Though Coast Guard Sector Juneau sent out a boat for rescue, it was determined to not be needed by the time they arrived because Mercer had safely escorted them to Don D. Statter Harbor in Auke Bay where they were met by the Coast Guard to get checked out.
Once it was understood that the passengers were safe, attention was then back to environmental concerns according to Petty Officer 1st Class Ali Blackburn, a spokesperson for the Coast Guard.
“We work in conjunction with the state of Alaska Department of Environmental Conservation, so they are also aware of the situation,” Blackburn said. “We always work with partner agencies who help mitigate any impact to the environment, but we initially responded with a station Juneau response boat because there were three people aboard the vessel during the initial call, but those three people were recovered safely by Juneau Police Chief, so the Coast Guard didn’t have any involvement.”
According to Blackburn, there was no sheening observed and the area is being monitored by the Coast Guard in the event of an oil leak, but so far nothing has been observed as far as impact to the environment at this time. Blackburn also said there was approximately 2,000 gallons of diesel oil onboard the vessel. A commercial salvage company, Melinos Marine Service, was on the scene on Saturday and Sunday, and they were able to remove the gasoline and the hazardous materials on the vessel. Defueling was expected Tuesday or Wednesday. Blackburn said that according to Melinos Marine Service, the vessel is currently wedged on the reef and will not be dislodged.
“The Coast Guard is always monitoring in the event of a grounding or a potential discharge of oil or diesel. We always have strategies in place to monitor in the event that an oil spill does occur, we make sure the area is boomed off and contained in the event of a leak,” Blackburn said.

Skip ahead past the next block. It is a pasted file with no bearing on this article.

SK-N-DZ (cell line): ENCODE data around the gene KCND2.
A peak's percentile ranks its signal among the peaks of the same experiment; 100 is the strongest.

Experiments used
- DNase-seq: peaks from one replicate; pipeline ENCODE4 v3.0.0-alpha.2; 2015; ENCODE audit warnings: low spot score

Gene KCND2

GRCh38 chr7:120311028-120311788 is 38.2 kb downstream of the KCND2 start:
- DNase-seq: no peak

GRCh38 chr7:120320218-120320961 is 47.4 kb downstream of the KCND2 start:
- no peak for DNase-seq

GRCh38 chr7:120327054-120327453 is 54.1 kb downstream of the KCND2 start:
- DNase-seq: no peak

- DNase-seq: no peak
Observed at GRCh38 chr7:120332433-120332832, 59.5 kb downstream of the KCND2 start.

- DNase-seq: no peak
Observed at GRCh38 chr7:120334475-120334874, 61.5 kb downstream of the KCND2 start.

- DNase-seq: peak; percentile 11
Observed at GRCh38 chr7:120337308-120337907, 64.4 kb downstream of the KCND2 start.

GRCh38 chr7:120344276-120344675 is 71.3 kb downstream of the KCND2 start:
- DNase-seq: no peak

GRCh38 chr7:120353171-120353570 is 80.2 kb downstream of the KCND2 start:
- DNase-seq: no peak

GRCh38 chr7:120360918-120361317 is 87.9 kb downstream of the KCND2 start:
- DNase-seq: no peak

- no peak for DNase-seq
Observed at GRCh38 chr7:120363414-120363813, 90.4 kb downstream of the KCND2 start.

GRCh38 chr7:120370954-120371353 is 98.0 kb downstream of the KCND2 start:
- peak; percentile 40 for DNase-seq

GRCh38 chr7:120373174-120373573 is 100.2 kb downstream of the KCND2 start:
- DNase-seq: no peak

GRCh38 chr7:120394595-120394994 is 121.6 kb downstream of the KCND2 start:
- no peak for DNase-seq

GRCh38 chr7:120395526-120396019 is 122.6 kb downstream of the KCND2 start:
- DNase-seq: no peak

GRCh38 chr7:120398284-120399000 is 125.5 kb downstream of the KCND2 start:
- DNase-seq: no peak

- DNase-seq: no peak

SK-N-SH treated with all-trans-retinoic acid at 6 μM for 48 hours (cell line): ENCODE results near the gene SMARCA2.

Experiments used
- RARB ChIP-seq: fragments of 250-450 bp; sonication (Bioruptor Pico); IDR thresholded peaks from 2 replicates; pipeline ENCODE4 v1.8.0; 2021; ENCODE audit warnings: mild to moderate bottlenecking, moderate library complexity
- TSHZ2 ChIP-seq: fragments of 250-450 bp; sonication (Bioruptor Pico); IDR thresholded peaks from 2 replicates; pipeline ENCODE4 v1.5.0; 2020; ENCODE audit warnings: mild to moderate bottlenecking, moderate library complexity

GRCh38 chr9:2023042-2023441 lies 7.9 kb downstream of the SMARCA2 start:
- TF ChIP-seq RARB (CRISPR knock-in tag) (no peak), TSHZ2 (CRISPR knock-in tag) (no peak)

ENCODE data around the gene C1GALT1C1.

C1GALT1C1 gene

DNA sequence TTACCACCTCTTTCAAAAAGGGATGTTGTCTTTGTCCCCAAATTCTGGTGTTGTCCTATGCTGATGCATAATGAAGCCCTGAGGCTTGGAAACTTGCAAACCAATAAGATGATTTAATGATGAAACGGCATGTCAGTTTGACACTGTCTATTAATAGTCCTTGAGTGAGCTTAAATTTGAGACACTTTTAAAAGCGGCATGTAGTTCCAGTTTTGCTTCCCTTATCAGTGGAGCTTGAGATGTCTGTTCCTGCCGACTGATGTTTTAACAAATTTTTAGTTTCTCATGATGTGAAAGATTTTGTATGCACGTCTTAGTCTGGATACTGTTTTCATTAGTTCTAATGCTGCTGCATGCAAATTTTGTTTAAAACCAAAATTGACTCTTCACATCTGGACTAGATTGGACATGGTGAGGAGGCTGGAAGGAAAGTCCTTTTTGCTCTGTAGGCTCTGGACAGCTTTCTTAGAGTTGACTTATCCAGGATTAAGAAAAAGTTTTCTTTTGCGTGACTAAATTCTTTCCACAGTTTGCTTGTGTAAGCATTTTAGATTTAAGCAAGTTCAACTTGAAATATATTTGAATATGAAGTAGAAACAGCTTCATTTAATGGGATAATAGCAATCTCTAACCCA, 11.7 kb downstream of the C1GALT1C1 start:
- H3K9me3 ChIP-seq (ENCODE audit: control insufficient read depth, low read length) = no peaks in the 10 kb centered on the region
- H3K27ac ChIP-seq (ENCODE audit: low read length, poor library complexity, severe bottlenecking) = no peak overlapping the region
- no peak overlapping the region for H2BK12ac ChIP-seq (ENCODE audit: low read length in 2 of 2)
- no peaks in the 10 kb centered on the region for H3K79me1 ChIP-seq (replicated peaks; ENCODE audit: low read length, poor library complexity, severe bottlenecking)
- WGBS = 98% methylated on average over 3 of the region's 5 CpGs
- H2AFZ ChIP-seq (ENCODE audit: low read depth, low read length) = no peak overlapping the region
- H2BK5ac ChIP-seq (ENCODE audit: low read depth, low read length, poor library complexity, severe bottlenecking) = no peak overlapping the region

Blackburn said that when Sector Juneau received the initial notification, the vessel was already aground. Blackburn added that Sector Juneau continues to monitor the ship and continues to work with the salvage company to resolve the issue as soon as possible.
“We have a Coast Guard Incident Management Division and that is the Coast Guard asset that is currently monitoring and working with the salvage company. We’re just monitoring the vessel and working with the salvage company to conduct operations in that regard,” Blackburn said. “I can confirm that no boom was put around the vessel because of its location on the rocks.”
Mercer said he was just happy he was in a position to help and hoped anyone would do the same if he were to ever find himself in a similar situation.
“I’m happy I was able to help somebody in need of assistance. I grew up in Southeast Alaska, so I know the dangers of being on the water and I just hope that if I’m ever in those types of circumstances that someone would be there to help me, as well, and certainly drop everything to help out,” Mercer said.
• Contact reporter Jonson Kuhn at email@example.com.